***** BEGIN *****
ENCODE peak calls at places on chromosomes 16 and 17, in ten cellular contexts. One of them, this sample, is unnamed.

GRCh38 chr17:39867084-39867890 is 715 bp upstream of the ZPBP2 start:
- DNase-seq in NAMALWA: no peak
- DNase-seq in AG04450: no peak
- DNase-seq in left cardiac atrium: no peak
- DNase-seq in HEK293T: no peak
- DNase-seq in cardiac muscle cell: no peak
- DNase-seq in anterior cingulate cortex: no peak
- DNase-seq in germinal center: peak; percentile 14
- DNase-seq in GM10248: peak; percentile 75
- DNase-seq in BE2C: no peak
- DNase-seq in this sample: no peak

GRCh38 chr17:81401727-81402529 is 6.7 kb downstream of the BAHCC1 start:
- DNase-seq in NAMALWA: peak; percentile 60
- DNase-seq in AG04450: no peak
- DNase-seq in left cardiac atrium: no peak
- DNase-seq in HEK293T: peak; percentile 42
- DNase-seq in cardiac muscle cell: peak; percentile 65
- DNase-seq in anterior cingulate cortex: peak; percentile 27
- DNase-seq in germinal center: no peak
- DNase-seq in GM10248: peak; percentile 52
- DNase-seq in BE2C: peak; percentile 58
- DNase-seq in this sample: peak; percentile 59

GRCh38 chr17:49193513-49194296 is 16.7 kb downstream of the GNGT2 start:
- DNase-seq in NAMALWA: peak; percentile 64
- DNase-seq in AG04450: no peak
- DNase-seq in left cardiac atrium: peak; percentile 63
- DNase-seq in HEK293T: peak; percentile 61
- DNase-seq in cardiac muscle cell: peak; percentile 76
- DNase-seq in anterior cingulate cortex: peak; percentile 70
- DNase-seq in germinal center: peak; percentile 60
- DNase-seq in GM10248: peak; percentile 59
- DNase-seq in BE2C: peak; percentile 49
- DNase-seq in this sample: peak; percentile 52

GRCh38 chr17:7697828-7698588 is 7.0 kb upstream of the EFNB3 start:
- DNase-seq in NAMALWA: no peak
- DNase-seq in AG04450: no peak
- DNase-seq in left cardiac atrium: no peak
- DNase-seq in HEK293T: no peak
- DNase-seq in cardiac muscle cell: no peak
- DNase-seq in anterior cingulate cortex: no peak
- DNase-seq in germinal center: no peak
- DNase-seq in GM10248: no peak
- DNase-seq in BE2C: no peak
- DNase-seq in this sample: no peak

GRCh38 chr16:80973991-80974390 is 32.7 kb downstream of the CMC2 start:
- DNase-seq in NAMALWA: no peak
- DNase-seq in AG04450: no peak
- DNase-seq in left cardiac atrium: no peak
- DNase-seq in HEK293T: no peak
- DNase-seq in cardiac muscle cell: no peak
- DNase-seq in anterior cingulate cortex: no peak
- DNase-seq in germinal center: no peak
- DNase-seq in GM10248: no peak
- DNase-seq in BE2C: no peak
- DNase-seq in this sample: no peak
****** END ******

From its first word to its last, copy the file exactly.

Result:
ENCODE peak calls at places on chromosomes 16 and 17, in ten cellular contexts. One of them, this sample, is unnamed.

GRCh38 chr17:39867084-39867890 is 715 bp upstream of the ZPBP2 start:
- DNase-seq in NAMALWA: no peak
- DNase-seq in AG04450: no peak
- DNase-seq in left cardiac atrium: no peak
- DNase-seq in HEK293T: no peak
- DNase-seq in cardiac muscle cell: no peak
- DNase-seq in anterior cingulate cortex: no peak
- DNase-seq in germinal center: peak; percentile 14
- DNase-seq in GM10248: peak; percentile 75
- DNase-seq in BE2C: no peak
- DNase-seq in this sample: no peak

GRCh38 chr17:81401727-81402529 is 6.7 kb downstream of the BAHCC1 start:
- DNase-seq in NAMALWA: peak; percentile 60
- DNase-seq in AG04450: no peak
- DNase-seq in left cardiac atrium: no peak
- DNase-seq in HEK293T: peak; percentile 42
- DNase-seq in cardiac muscle cell: peak; percentile 65
- DNase-seq in anterior cingulate cortex: peak; percentile 27
- DNase-seq in germinal center: no peak
- DNase-seq in GM10248: peak; percentile 52
- DNase-seq in BE2C: peak; percentile 58
- DNase-seq in this sample: peak; percentile 59

GRCh38 chr17:49193513-49194296 is 16.7 kb downstream of the GNGT2 start:
- DNase-seq in NAMALWA: peak; percentile 64
- DNase-seq in AG04450: no peak
- DNase-seq in left cardiac atrium: peak; percentile 63
- DNase-seq in HEK293T: peak; percentile 61
- DNase-seq in cardiac muscle cell: peak; percentile 76
- DNase-seq in anterior cingulate cortex: peak; percentile 70
- DNase-seq in germinal center: peak; percentile 60
- DNase-seq in GM10248: peak; percentile 59
- DNase-seq in BE2C: peak; percentile 49
- DNase-seq in this sample: peak; percentile 52

GRCh38 chr17:7697828-7698588 is 7.0 kb upstream of the EFNB3 start:
- DNase-seq in NAMALWA: no peak
- DNase-seq in AG04450: no peak
- DNase-seq in left cardiac atrium: no peak
- DNase-seq in HEK293T: no peak
- DNase-seq in cardiac muscle cell: no peak
- DNase-seq in anterior cingulate cortex: no peak
- DNase-seq in germinal center: no peak
- DNase-seq in GM10248: no peak
- DNase-seq in BE2C: no peak
- DNase-seq in this sample: no peak

GRCh38 chr16:80973991-80974390 is 32.7 kb downstream of the CMC2 start:
- DNase-seq in NAMALWA: no peak
- DNase-seq in AG04450: no peak
- DNase-seq in left cardiac atrium: no peak
- DNase-seq in HEK293T: no peak
- DNase-seq in cardiac muscle cell: no peak
- DNase-seq in anterior cingulate cortex: no peak
- DNase-seq in germinal center: no peak
- DNase-seq in GM10248: no peak
- DNase-seq in BE2C: no peak
- DNase-seq in this sample: no peak